I have never been able to make this “overproduction” argument make sense. If the government provides a subsidy–like a mortgage insurance subsidy–then we will indeed have more of whatever the government subsidizes, but there is no reason to think that this is in any way a big problem or an unsustainable situation. It may well be a waste of the government’s money to provide the subsidy: taxpayers might rather endure a housing crash and a depression than be forking out extra taxes to pay mortgage guarantees. That’s an empirical and a cost-benefit issue.
If I read DeLong’s argument correctly (and readers are invited to disagree), he rejects the idea that there can be such things as asset bubble because they are based on an idea promulgated by economists not held in much esteem these days (Marx-Engels-Hayek) of overproduction.
In fact, there are other constructs for this precisely this sort of bubble made by economists held in higher repute. Consider the abstract of George Akerlof’s and Paul Romer’s “Looting: The Economic Underworld of Bankruptcy for Profit“:
During the 1980s, a number of unusual financial crises occurred. In Chile, for example, the financial sector collapsed, leaving the government with responsibility for extensive foreign debts. In the United States, large numbers of government-insured savings and loans became insolvent – and the government picked up the tab. In Dallas, Texas, real estate prices and construction continued to boom even after vacancies had skyrocketed, and the suffered a dramatic collapse. Also in the United States, the junk bond market, which fueled the takeover wave, had a similar boom and bust.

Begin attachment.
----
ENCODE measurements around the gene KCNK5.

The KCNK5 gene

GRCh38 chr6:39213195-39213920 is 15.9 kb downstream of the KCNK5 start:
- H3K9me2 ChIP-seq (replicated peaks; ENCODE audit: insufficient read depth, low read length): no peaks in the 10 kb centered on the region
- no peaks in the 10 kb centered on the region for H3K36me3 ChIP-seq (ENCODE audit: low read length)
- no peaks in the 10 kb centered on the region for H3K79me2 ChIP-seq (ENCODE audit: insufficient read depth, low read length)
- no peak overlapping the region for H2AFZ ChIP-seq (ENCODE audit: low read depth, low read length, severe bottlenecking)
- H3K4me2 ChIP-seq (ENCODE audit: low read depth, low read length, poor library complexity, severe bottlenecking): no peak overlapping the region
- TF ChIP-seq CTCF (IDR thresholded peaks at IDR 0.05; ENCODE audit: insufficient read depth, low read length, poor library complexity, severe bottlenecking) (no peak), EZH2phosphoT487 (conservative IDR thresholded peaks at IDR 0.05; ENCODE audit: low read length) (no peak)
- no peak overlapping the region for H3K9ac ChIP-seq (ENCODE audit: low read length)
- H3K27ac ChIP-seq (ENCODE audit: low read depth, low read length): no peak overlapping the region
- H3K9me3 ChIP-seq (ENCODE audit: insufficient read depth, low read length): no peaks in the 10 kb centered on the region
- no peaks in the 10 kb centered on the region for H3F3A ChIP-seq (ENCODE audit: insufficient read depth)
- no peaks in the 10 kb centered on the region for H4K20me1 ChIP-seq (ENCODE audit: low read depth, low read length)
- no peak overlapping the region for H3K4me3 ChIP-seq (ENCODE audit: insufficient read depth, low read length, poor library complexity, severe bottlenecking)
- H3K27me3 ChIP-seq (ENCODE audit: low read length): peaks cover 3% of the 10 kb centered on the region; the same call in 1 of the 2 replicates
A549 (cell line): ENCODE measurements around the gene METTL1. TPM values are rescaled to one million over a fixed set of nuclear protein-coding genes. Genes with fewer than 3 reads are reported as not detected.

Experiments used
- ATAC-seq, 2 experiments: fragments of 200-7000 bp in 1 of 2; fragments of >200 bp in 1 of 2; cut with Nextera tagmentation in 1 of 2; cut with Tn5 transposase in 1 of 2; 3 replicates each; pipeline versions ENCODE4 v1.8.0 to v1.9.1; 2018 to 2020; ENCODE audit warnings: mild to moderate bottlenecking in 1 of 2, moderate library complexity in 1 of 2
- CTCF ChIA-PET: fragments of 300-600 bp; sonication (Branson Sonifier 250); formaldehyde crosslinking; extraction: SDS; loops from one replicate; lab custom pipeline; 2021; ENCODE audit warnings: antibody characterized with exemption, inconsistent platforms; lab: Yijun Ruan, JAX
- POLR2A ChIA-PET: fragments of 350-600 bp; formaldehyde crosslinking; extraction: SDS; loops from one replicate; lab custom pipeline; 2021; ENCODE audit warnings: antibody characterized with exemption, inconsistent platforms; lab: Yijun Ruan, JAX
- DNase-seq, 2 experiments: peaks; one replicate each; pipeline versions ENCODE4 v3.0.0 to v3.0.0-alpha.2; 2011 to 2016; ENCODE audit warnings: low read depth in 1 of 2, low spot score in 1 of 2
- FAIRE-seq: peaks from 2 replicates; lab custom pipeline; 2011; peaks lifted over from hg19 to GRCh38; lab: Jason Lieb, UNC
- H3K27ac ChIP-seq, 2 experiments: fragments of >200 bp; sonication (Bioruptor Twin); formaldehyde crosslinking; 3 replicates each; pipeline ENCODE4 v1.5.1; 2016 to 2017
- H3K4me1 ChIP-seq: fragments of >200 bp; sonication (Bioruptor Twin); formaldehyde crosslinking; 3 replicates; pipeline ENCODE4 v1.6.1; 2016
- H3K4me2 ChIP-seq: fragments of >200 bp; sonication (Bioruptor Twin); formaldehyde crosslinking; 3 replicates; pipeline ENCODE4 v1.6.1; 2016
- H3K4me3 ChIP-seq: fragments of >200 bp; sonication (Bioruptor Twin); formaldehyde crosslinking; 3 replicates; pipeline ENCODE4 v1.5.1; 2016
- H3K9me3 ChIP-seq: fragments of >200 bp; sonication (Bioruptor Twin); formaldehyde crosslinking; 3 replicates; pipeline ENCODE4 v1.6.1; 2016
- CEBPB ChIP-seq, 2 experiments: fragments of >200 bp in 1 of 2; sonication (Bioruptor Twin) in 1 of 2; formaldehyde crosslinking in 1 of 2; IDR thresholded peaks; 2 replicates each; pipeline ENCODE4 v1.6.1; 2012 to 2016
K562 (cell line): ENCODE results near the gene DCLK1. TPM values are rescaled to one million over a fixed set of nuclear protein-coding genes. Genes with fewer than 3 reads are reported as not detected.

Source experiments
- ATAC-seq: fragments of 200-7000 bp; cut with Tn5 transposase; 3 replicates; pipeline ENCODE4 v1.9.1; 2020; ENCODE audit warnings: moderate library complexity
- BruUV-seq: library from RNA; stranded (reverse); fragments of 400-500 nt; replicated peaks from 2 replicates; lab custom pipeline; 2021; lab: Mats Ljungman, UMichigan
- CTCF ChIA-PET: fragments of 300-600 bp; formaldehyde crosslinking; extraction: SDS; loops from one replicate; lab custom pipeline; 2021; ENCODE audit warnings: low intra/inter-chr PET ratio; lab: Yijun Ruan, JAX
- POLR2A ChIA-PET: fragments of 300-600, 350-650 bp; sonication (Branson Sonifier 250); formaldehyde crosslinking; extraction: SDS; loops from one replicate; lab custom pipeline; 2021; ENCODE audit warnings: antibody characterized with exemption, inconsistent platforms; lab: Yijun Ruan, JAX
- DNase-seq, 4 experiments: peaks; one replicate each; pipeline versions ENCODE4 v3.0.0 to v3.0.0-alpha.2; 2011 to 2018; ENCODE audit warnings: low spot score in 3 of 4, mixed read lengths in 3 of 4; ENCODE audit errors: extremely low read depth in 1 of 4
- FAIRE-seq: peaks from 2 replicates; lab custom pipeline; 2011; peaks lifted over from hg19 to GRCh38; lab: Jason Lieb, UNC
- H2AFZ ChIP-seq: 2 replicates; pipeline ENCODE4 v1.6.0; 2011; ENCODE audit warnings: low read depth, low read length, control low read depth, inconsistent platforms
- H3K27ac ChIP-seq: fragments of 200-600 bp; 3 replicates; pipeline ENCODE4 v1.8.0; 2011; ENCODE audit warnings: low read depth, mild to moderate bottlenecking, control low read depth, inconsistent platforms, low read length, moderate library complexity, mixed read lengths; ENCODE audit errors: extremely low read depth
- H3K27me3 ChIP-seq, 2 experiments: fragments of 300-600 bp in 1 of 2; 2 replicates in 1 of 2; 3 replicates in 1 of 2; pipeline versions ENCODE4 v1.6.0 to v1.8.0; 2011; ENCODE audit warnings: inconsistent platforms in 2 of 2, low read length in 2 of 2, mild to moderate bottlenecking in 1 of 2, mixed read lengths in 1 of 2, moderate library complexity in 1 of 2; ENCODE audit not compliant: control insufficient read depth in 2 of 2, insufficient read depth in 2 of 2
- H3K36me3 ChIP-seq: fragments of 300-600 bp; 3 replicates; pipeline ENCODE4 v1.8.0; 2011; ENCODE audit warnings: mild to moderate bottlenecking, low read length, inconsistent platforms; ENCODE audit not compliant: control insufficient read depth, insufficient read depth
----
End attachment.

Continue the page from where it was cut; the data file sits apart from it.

In this paper, we use simple theory and direct evidence to highlight a common thread that runs through these four episodes. The theory suggests that this common thread may be relevant to other cases in which countries took on excessive foreign debt, governments had to bail out insolvent financial institutions, real estate prices increased dramatically and then fell, or new financial markets experienced a boom and bust. We describe the evidence, however, only for the cases of financial crisis in Chile, the thrift crisis in the United States, Dallas real estate and thrifts, and junk bonds.
Our theoretical analysis shows that an economic underground can come to life if firms have an incentive to go broke for profit at society’s expense (to loot) instead of to go for broke (to gamble on success). Bankruptcy for profit will occur if poor accounting, lax regulation, or low penalties for abuse give owners an incentive to pay themselves more than their firms are worth and then default on their debt obligations.
Similarly, Carmen Reinhart and Kenneth Rogoff have circulated an elegant and rather disconcerting paper, “Is the 2007 U.S. Sub-Prime Financial Crisis So Different? An International Historical Comparison” From their paper:
The first major financial crisis of the 21st century involves esoteric instruments, unaware regulators, and skittish investors. It also follows a well-trodden path laid down by centuries of financial folly. Is the “special” problem of sub-prime mortgages this time really different?
Our examination of the longer historical record, which is part of a larger effort on currency and debt crises, finds stunning qualitative and quantitative parallels across a number of standard financial crisis indicators.
I could provide other support, but I figured I’d limit myself to some contemporary economists held in high esteem. Yet De Long chooses to assert that the only basis for my argument is “Marx-Engels-Hayek” which has the interesting effect of putting me in the same camp as admittedly famous names who are seen in most quarters as outdated and/or cranks who might have had an occasional valid observation.